Wearables – what are they?
Over the years, the usage of wearables has increased dramatically and is continuing to grow. Currently, with a market value of 2.9 billion dollars, experts predict it will rise to 5.8 billion dollars by 2018. This savvy technology includes smart watches, glasses, fitness and health trackers. Their primary goal is to collect user data using smart sensors and convert it into meaningful data to help the user meet certain goals, such as staying fit, active, losing weight or being more organised.
Machine learning and wearables
Despite being extremely intelligent pieces of technology, wearables do have a limit in the amount of big data they can interpret. This is where machine learning comes to play, it focuses on the ability of AI to learn, that is teaching computers to make predictions based on for example, training data. To do this, wearables connect to a computer through internet or bluetooth connection and exchange data. Using specialised algorithms, the computer classifies the data and analyses it, this in turn provides predictions based on current data. So machine learning could determine over time, whether how much you’ve eaten affects your pace when running.
Implications of wearables and machine learning
Wearables have been associated with improving the health and fitness of its users. However, data has revealed that these trackers may be doing more harm than good. New data has emerged from the Journal of the American Medical Association suggests that wearable monitor devices do not help people lose weight. Rather the opposite: People who wore trackers for 18 months of attempted weight loss actually lost less weight than people who went untracked – shocking, right? Psychology has provided an explanation for these results referring to a phenomenon called the health halo. By wearing fitness trackers, users feel a sense of gratification after prolonged exercise, simply by wearing one and feel the need for a reward, which can usually take the form of an unhealthy snack. This can lead to an unhealthy motivation for exercise and ultimately means they will not lose much weight. Although, several self-tracking data technologies include ‘gamification’ strategies which use built-in reward systems so that points or even real money can be collected or paid if certain goals are either met or unmet, providing motivation and encouragement for good practices and punishment and guilt for failed commitments. This can be a better incentive to lose weight for some people. However, ultimately, the most successful users are those who are genuinely motivated to become more healthy or fit for the sole reason of improving their health and nothing more.
While self-tracking, in its very name and focus on the ‘self’ may appear to be an individualistic practice, many self-trackers view themselves as part of a community of trackers. Using wearables has become a social activity, users will meet up and discuss their own results with others. They use social media and platforms designed for comparing and sharing personal data such as the Quantified Self to engage with and learn from other users. Self-tracking is moving from purely personal use to becoming a social activity. This is a great way for people to interact and make fitness friends.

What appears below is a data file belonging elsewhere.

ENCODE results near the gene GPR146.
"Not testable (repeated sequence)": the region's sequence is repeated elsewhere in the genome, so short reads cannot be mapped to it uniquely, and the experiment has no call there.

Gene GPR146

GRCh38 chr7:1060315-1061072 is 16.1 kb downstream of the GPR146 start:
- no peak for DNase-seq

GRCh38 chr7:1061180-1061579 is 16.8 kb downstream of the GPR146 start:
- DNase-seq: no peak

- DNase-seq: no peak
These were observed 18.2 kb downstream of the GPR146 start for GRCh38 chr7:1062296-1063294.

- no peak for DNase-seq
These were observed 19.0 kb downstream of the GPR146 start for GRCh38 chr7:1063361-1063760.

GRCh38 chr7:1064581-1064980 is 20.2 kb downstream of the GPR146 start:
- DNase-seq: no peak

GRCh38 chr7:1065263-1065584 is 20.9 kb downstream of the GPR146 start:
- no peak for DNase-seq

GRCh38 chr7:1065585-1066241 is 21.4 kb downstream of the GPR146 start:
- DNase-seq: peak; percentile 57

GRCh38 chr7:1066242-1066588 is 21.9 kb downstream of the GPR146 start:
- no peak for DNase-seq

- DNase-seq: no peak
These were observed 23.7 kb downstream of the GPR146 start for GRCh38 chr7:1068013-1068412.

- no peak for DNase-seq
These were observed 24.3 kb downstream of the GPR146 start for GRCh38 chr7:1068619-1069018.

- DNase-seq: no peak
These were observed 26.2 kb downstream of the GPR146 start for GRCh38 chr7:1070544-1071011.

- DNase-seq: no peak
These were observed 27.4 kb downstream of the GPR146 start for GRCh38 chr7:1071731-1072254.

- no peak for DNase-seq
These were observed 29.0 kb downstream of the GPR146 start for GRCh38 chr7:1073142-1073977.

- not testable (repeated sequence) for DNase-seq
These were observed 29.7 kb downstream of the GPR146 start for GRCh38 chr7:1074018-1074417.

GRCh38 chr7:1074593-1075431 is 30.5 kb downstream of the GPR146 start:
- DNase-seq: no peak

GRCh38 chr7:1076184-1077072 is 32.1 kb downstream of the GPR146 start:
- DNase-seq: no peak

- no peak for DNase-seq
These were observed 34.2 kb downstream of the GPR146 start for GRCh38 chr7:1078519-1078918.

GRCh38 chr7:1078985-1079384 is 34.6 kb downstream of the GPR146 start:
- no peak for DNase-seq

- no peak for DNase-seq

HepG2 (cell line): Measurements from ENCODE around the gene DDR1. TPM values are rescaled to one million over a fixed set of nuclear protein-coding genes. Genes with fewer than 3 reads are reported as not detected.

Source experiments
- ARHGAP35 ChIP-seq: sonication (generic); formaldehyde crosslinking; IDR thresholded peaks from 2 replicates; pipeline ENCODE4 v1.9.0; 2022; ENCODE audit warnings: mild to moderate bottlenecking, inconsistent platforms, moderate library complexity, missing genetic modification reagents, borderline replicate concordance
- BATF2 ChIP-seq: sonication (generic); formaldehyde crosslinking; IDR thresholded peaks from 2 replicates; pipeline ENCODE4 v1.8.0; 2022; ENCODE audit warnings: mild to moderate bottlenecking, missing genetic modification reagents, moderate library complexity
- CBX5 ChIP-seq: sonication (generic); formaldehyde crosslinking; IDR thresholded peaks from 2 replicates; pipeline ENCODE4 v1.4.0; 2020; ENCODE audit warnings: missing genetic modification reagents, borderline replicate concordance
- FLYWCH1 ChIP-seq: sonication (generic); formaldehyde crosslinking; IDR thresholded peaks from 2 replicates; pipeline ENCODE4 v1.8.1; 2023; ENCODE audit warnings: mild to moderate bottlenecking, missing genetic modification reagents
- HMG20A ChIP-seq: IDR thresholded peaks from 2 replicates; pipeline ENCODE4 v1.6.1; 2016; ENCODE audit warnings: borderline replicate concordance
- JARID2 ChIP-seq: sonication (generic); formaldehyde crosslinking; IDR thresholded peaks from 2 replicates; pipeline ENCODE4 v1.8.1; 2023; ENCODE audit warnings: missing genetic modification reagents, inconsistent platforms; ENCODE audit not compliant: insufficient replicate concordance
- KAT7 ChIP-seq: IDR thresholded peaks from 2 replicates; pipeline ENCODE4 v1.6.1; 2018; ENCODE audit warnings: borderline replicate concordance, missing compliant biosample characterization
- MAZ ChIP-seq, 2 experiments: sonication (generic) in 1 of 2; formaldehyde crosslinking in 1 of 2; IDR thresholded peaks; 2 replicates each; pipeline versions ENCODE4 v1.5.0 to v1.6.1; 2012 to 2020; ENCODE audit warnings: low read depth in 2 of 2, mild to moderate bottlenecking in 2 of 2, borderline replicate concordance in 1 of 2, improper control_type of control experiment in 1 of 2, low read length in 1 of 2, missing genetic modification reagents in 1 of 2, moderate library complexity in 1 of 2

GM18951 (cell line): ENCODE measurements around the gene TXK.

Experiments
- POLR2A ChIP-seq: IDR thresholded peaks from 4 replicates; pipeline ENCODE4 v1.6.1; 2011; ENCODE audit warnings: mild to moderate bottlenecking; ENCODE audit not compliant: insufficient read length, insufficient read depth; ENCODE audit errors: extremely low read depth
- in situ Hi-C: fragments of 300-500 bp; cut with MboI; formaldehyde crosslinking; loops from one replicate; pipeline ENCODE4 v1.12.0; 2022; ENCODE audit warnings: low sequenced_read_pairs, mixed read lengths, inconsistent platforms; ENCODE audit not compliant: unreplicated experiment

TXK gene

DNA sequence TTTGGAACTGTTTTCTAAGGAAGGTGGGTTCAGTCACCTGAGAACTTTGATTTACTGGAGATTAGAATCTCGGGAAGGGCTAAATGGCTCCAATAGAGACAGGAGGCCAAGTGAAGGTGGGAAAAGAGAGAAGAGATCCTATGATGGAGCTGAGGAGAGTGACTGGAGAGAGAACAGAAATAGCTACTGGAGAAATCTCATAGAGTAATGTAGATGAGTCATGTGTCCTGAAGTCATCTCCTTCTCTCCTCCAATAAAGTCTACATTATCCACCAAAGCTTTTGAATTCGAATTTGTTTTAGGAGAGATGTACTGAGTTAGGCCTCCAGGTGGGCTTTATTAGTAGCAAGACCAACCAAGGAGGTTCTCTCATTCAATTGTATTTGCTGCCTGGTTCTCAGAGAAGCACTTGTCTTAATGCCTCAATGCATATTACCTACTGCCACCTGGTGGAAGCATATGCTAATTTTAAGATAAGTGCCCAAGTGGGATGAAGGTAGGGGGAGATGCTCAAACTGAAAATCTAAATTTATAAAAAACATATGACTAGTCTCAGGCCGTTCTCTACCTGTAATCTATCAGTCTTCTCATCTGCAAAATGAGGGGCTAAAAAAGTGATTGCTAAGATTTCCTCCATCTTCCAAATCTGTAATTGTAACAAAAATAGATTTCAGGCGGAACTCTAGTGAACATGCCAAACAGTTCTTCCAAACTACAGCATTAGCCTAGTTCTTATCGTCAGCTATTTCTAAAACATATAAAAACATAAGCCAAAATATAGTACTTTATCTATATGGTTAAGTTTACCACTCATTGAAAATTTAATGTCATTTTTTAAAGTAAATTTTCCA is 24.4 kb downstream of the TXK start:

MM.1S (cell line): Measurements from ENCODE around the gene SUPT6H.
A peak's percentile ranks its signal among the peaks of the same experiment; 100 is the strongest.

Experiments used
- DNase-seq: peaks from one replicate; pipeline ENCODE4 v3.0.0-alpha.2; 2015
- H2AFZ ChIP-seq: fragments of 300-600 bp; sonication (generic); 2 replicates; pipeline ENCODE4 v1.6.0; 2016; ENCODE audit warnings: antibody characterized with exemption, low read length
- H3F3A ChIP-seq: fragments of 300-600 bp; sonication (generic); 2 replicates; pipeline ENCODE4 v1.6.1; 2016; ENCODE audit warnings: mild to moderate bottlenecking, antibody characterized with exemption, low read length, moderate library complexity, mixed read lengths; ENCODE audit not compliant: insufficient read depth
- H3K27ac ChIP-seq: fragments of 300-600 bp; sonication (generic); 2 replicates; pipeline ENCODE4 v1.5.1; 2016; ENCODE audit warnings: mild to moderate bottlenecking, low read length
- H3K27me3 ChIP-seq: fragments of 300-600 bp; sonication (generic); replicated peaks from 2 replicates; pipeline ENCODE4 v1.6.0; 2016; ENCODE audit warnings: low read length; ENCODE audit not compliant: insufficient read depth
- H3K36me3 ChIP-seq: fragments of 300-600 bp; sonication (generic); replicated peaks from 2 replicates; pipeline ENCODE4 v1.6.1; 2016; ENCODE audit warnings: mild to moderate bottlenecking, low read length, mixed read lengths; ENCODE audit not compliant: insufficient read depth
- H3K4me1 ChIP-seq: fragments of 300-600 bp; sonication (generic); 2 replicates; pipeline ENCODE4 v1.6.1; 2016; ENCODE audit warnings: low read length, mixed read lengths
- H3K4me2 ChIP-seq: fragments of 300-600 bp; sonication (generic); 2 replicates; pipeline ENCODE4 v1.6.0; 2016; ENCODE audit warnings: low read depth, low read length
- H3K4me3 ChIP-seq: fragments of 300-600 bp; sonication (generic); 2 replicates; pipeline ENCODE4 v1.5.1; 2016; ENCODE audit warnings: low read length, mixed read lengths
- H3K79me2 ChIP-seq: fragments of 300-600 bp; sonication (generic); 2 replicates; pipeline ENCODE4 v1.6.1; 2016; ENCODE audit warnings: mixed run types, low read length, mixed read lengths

The cost of wearable technology can be an issue for many potential consumers with the average fitness tracker technology costing around £73 while the high-end smart watches can cost between £160 to £200 on average. Studies suggest that the technology is mostly targeted towards upper middle-class people, these digital lovers typically have more disposable income with 29 percent earning over £80,000 a year. Undoubtedly, price is a major barrier for tech companies and despite the majority of 16 to 24 year olds find the idea wearable technology appealing, purchase intent was cut in half from 24 percent to a mere 12 percent after learning about the price of such technology. It is clear that tech companies need to consider using more affordable designs in order to appeal to a wider consumer base.
While these technologies can be great for learning about ones health and fitness, there are issues with privacy surrounding them. As more and more data is collected from users, concerns over the exploitation of user data is also on the rise. There are concerns over who will have access to private user data and just how confidential tech companies are as there is always the potential for spying and exploitation. People fear their insurance companies from accessing their fitness data and risk being charged. As more and more consumers purchase wearable technology, this will provide hackers plenty of opportunities to steal and exploit sensitive data for financial gain. The majority of smart watches are very vulnerable to data theft and despite some smart watches such as Apple Watch being equipped with advanced security features, the risk of data being exploited is not completely eliminated.
A short comic video titled Pizza Surveillance created for the American Civil Liberties Union envisions our future privacy and questions the true nature of privacy in an increasingly digital age. Are we moving to a new era where civil liberty has no meaning? Should we be scared of the ever-growing digital technologies? It is estimated that over 6.4 billion devices will be connected to the internet by the end of 2016 and will reach 20.8 billion by 2020. How can privacy survive in the era of the internet of things? While wearable technology is great and informative, surveillance is an important issue and one that we must address for the safety and security of all people.